The Man in Black is William.
The introduction to William (Jimmi Simpson) and his friend and future brother-in-law Logan Delos (Ben Barnes) in Westworld's series premiere acted as our human entry point into the story. This is where we are given the rules of the park through black hat or white hat morality play that offers a guest the choice of experiencing a heroic adventure or a villainous escapade.
During his white hat adventure, William eventually met Dolores and a romance quickly blossomed. The deeper she got on her mission of self-discovery, the deeper William fell. In a key scene, Logan reminds William that he's engaged to be married to a real human woman, and not this robot lady -- who he happily dissects in front of William, to get his point across. This triggers a darkness in him, leading the inevitable conclusion that young William grows up into the sinister gunslinger, known simply as the Man in Black (Ed Harris).
Westworld played with timelines again, here. For the duration of the season, we watched as the Man in Black murder his way through the robot cowboys as he searched the park for a mythical maze. Alas, it turned out that this maze wasn't a physical space, at all, but the embodiment of a theory that was first posited by Arnold that each of the park's hosts were unable to achieve complete consciousness while sticking to a linear path.
Maeve goes from saloon Madame to vengeful mother.
Another key host in the Westworld narrative is Maeve (Thandie Newton). We're first introduced to the Madame of Sweetwater as she wrangled her girls to service the various guests that walked into her establishment. But she, too, experiences a wake-up call and begins to remember snippets of an earlier narrative.
She wasn't always a brothel owner, it seems. In an earlier storyline, her host body existed in a narrative that found her living a simple life in the countryside with her daughter. In this recurring nightmare, Maeve relived watching the murder of her child at the hand of the Man in Black. The depression this caused in Maeve inspired Ford to reprogram her for a completely different role in the park.
Some things run deeper than computer code, though, and her memories persisted. These mental clips led Maeve to discover a bigger world outside of Sweetwater. When a host is killed, Delos techs arrive to usher the bodies to a lab where the damaged robot is fixed and revived, only to be thrown back into the park. During one of her many deaths, Maeve discovered this new reality, only to coerce Felix (Leonardo Lam), one of the techs in question, to assist her on her quest for power.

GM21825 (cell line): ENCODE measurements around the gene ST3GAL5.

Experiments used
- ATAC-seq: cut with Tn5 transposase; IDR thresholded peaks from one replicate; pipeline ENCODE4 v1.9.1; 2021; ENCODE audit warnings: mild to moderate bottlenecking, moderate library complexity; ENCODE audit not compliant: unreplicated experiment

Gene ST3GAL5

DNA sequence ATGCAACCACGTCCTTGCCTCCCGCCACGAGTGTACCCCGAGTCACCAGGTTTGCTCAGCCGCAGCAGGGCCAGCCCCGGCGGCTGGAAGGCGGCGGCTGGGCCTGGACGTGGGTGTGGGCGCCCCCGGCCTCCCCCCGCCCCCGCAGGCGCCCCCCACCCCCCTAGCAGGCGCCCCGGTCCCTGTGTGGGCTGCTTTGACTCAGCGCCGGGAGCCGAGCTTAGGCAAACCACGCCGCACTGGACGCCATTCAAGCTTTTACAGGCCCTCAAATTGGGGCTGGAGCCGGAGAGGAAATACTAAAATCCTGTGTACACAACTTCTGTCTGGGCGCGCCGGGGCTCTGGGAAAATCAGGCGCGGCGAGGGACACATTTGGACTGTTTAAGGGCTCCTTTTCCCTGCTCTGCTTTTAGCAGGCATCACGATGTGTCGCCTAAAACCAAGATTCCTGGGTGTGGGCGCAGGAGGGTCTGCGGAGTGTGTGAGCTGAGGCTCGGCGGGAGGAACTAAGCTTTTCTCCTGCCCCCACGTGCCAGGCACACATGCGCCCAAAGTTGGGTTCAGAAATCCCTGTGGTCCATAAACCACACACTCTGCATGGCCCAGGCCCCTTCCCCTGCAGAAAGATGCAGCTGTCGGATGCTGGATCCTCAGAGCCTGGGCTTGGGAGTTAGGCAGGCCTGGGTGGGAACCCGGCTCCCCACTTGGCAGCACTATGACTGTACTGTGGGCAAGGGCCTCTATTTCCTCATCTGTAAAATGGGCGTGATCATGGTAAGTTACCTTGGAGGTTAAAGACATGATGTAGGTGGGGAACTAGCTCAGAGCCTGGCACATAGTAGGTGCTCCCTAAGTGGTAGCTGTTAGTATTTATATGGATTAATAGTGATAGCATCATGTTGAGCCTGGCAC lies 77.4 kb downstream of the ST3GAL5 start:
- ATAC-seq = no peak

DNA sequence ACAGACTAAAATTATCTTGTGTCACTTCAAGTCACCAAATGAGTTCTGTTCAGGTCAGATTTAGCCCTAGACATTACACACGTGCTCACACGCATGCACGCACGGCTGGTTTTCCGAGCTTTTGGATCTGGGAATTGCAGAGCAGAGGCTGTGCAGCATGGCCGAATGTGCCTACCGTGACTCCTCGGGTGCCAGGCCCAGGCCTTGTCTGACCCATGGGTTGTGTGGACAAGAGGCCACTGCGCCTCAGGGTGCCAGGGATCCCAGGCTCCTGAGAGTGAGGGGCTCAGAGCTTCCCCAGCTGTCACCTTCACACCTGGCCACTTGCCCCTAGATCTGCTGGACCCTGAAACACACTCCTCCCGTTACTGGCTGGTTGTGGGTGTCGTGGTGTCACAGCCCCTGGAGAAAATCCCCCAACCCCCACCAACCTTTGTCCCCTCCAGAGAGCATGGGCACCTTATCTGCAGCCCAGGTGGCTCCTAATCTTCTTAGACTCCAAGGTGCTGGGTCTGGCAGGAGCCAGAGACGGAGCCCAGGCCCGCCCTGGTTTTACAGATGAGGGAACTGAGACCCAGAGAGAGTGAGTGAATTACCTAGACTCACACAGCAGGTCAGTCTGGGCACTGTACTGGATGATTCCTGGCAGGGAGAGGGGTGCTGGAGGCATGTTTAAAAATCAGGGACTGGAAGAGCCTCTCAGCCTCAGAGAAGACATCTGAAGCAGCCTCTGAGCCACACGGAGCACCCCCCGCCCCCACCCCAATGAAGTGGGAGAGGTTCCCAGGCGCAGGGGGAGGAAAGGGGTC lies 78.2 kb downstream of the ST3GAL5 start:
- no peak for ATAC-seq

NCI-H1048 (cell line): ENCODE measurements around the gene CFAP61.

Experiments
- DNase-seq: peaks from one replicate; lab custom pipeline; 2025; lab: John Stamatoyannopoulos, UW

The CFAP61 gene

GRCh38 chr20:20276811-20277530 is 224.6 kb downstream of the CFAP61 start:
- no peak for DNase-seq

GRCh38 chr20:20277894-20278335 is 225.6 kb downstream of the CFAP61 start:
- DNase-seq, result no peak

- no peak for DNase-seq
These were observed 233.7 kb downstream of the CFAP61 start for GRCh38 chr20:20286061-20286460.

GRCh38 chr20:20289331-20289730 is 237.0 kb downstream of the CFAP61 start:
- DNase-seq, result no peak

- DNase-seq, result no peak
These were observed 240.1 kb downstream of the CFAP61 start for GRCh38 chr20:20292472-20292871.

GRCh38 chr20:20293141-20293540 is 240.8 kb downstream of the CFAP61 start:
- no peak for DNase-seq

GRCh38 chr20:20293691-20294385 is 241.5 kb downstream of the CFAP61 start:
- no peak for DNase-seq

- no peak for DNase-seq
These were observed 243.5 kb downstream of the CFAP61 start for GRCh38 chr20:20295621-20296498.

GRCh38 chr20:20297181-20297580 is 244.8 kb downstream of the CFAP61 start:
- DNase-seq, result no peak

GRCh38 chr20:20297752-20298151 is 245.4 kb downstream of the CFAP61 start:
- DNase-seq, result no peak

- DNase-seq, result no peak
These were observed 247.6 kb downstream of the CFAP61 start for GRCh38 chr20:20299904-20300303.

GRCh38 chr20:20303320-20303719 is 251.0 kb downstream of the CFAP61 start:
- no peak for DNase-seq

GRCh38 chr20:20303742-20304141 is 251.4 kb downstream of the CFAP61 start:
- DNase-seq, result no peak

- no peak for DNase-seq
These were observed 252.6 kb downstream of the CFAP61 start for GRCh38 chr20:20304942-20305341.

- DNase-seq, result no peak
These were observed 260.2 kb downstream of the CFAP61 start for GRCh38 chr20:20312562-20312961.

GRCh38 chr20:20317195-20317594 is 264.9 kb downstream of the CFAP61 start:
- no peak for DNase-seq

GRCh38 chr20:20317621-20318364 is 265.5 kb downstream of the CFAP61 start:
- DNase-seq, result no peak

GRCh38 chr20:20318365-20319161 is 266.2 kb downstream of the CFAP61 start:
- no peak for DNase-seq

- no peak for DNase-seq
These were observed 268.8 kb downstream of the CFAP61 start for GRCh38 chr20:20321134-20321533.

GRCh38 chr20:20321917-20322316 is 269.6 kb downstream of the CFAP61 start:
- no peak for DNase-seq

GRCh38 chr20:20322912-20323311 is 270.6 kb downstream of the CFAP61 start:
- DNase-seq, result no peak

The result was a super-intelligent Maeve who could control the minds of the other hosts in the park. With these new abilities at her disposal and a clear path that'd allow her to escape the confines of Westworld, Maeve decides to stay behind and continue her search for her long lost daughter.
Goodbye Dolores, hello Wyatt.
Dolores continued her journey of destruction in Season 2 as Wyatt completely took over. With Bernard and her trusty boyfriend, Teddy (James Marsden) -- who eventually fought back against his programming and shot himself in the head -- by her side, she led a robot army to the Valley Beyond, which is basically heaven for hosts; a place where robot consciousnesses could frolic together in freedom.
Once she arrived there, Dolores pillaged "The Forge," the park's supercomputer, which housed an epic amount of data that was secretly stolen from every guest who entered the park. What was Delos going to do with this data? The plan, as it was discovered, was to create hosts that'd look like, and think like, each and every human guest.
Dolores destroyed the Forge, but not before taking a handful of data pearls for her own interest. Her reign of terror caused a flood that killed a bunch of hosts, leaving an evac team to come in and clean up the mess. In the process, she killed interim Delos boss, Charlotte Hale (Tessa Thompson), uploaded her consciousness into a host that looked exactly like Charlotte, and walked right out of the park.
The last steps in her escape mission found Dolores/Charlotte stealing a host-making machine where she created another Dolores and a brand new Bernard -- as Lowe died in the attack -- and re-uploaded her own consciousness into her new body, leaving the Charlotte robot to head back to work.